Held: The CJEU held that a strike organised by a trade union of the staff of an air carrier that is intended in particular to secure pay increases does not fall within the concept of an ‘extraordinary circumstance’ capable of releasing the airline from its obligation to pay compensation for cancellation or long delay in respect of the flights concerned. This is so even if the strike is organised in compliance with the conditions laid down by national legislation for organising strikes.  

Court: Court of Justice of the European Union  

Case: C-425/19 P Commission v Italy, Fondo interbancario di tutela dei depositi, Banca d’Italia et Banca Popolare di Bari SCpA 

Date: 2 March 2021 

Facts: Italian bank Banco Popolare di Bari expressed an interest in subscribing to a capital increase in Tercas Bank subject to the condition that the negative equity be covered in full by FITD (a mutual consortium of Italian banks governed by private law). The FITD covered the negative equity and granted Tercas certain guarantees; Banca d’Italia approved these measures. This decision was subsequently determined to constitute unlawful state aid by the Commission. Italy and the banks took the matter before the General Court, which annulled the Commission’s decision. The Commission appealed.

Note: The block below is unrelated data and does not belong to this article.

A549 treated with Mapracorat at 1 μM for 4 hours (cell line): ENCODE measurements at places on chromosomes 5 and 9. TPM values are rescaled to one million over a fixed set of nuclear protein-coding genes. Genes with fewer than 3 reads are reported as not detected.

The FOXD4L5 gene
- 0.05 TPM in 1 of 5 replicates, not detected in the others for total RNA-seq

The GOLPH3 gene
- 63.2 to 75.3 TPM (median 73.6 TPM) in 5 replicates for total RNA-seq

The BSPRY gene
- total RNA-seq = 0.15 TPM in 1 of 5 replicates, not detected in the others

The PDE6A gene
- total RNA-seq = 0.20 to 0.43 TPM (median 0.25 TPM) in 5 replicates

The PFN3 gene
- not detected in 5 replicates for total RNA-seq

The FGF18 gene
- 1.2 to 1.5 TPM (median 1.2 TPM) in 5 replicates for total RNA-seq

Held: The CJEU dismissed the Commission’s appeal and upheld the General Court’s decision. It held that the General Court rightly found that those measures do not constitute state aid because they are not imputable to the Italian State, in accordance with Article 107(1) TFEU. There is no link between FITD and the Italian State, and the Commission erred in taking the view that the Italian authorities had exercised substantial public control in establishing the measures adopted by FITD.  

Court: Court of Justice of the European Union  

Case: C-64/20 - UH v An tAire  Talmhaiochta Bia agus Mara, Éire, An tArd-Aighne 

Date: 17 March 2021